Zinke, Daines and Rosendale have forgotten Montana’s history, and embarrassed us in the process
U.S. Rep.-elect Ryan Zinke, R-Montana, attends the member-elect class photo on the East Front Steps of the U.S. Capitol on Nov. 15, 2022 in Washington, D.C. Newly elected House members are in Washington this week for new member orientation. (Photo by Alex Wong | Getty Images)
It’s bad enough that Sen. Steve Daines and Rep. Ryan Zinke are bullies.
It’s even worse that Montana gets to be judged in some part by their actions.
That’s the situation we now face: That two Republican politicians who live about as far away from Gaza as you can get are now the face of intolerance as they tripped over each other to see who could sponsor legislation the fastest that would amount to rounding up any Palestinian in the United States – whether they’re here legally or not – and deport them.
Put another way: Palestinians, whose lives and homes have been upended by virtue of being from a war zone, will be profiled, targeted and deported simply by accident of birth. We’re not talking about targeting the terrorists who attacked Israel in October, but rather anyone who just happens to be Palestinian.
So much for all that talk of poor, huddled masses. Or innocent until proven guilty.
And don’t forget that Rep. Matt Rosendale plans to sign onto the legislation as well making the state appear to be inhabited by a bunch of xenophobic, paranoid wannabe cowboys who likely couldn’t find the Gaza Strip on a map but are absolutely convinced Palestinians are a danger to our way of life. Frankly, we’re doing a pretty good job of making enemies out of each other in our domestic politics, we should maybe leave the Palestinians alone.
I would love to say that Zinke, Daines and Rosendale don’t speak for the rest of us, except, as three-quarters of our Congressional delegation, they do. So, that leaves it to the rest of us to say: Nope, that’s not what Montana stands for. Our informal state motto has always been live-and-let-live, not deport without cause.
To be fair, Daines only wants to shut out Palestinians, according to the language of his legislation. But whether you want to kick people out of the country, or bar their entry just because of where they’re from, it has the same effect: Treating them like they’re enemies, threats and terrorists.
Not so far away at Heart Mountain, just across the border in Wyoming, we have created a national memorial to what happens when we start rounding up people solely on the basis of nationality.
Sadly, though, this isn’t the first time Montana has been unable to avoid the shadow of its own history.
After all, Montana’s ignominious history includes rounding up mostly German-speaking immigrants during and after World War I and imprisoning them for sedition. Those horrible, illegal acts destroyed the lives and families of people who just happened to speak the wrong language and have the wrong last name.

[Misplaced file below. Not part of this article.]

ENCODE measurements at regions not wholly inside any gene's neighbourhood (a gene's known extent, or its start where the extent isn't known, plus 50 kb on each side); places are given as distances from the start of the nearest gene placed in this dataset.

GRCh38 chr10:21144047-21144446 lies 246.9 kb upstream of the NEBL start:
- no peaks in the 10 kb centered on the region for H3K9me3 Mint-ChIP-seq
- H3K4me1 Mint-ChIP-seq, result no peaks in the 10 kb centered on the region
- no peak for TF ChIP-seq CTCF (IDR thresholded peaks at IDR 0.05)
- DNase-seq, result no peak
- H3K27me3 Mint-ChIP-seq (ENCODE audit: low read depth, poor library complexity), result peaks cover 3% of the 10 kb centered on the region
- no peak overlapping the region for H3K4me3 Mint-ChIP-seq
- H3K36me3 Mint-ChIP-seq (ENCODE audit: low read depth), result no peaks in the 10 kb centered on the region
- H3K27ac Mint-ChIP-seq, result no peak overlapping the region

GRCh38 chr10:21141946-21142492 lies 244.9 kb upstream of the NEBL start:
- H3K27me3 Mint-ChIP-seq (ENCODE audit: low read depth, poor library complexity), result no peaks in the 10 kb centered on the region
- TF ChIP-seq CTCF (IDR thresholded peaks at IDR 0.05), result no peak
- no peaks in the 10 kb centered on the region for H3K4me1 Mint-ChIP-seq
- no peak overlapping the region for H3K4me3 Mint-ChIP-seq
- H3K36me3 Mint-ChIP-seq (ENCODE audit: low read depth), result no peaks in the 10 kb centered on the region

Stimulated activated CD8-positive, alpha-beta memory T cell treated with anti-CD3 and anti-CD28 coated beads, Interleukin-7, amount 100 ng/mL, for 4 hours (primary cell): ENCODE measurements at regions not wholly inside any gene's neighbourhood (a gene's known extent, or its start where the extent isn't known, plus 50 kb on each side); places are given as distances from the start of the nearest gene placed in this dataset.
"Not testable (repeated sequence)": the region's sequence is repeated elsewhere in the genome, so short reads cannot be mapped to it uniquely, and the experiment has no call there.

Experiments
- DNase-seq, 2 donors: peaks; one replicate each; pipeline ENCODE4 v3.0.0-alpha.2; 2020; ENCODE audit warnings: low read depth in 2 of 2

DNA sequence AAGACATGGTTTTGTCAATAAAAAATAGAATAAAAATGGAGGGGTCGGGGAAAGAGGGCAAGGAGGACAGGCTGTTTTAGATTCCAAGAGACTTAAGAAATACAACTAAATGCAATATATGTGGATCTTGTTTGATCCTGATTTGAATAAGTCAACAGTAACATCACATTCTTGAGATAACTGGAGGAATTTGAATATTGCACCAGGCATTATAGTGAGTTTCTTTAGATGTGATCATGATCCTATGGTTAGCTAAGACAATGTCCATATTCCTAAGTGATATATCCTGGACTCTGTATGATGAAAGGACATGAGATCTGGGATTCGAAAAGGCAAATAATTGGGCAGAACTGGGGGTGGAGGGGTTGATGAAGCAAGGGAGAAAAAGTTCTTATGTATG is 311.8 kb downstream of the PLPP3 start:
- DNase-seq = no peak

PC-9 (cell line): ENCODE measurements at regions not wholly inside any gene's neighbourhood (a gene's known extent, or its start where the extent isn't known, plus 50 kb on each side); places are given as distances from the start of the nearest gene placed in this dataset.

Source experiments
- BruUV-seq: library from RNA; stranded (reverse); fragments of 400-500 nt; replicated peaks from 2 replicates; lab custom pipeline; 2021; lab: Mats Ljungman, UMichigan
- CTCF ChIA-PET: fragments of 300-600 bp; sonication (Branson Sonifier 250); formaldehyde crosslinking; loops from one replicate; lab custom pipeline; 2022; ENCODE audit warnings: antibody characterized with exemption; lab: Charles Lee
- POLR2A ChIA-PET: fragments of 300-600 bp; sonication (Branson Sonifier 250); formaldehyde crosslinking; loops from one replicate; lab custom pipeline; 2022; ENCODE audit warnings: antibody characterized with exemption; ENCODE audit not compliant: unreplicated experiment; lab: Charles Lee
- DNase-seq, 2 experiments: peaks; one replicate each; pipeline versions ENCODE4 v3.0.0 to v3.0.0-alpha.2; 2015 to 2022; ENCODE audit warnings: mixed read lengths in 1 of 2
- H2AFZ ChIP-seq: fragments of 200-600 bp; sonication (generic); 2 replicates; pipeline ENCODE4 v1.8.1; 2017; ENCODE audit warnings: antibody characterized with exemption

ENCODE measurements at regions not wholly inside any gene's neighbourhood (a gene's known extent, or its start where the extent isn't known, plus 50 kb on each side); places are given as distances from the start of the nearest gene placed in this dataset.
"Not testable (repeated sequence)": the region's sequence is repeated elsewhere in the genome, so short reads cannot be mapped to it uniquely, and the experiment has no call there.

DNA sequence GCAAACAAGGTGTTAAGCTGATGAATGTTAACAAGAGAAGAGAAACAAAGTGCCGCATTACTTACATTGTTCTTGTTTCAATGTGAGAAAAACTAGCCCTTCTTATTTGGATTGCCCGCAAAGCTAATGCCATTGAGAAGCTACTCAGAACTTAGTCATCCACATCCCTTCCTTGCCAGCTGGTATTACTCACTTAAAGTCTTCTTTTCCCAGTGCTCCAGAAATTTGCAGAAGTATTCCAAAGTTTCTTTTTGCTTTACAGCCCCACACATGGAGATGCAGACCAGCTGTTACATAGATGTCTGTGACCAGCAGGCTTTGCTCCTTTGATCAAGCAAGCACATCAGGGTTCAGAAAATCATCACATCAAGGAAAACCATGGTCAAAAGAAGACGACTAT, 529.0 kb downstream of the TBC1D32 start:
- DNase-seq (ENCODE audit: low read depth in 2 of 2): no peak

If any state should know better than to round-up those who are different, it should be Montana.
Then again, ask any community in Indian Country what happened to children and families who were seen as hostile to Washington, D.C. That resulted in boarding schools and economic desolation so profound that it can still be seen while driving around Montana today.
Deporting Palestinians presents a challenge that illustrates how cruel this wrong-headed legislation is: Sending Palestinians back means returning them when they literally have no country. And that doesn’t even begin to consider the ethics of sending many of these people back to a war zone, which lacks food, water, electricity and fuel.
Believing that Palestinians are somehow connected to Hamas is racial profiling based on ignorance and a lack of nuance.
Frankly, Palestinians are an easy target: Who will defend them when they don’t even have their own country? So the legislation to expel them takes on an even more craven shade as Zinke and Daines appear to be picking on those who are already defeated and weak.
For Republicans who like to crow so much about their religion and a sort of super-strong Christian nationalism, I would suggest caution: If there’s one thing that the Bible, both in the Old and New Testaments, condemns, it’s being hostile to a stranger. And sending a stranger back to a war zone seems pretty hostile to me.
While most political experts agree the legislation is a mirage meant to appease to a staunchly conservative base, this isn’t a matter of political theater. It could be a matter of life and death for some.
Surely, Daines and Zinke know that the legislation faces doom in the Senate, and should it pass there, President Joe Biden would certainly veto it, making it a farce, not to mention raising serious legal questions on its own.
But this is even worse than political spectacle.
It sends the message that all of those lofty notions that we use to soothe ourselves and salve our bruised democracy are nothing more than hollow rhetoric.
Some of the best American thought was tied to the idea, as Martin Luther King, Jr., said, that we will judge people by the content of their character, not the color of their skin. Or where they happened to be born.
And if we are no longer the kind of place that welcomes the refuge who has been driven from their home by war, hunger, violence and intolerance, then this country isn’t worth being deported from.
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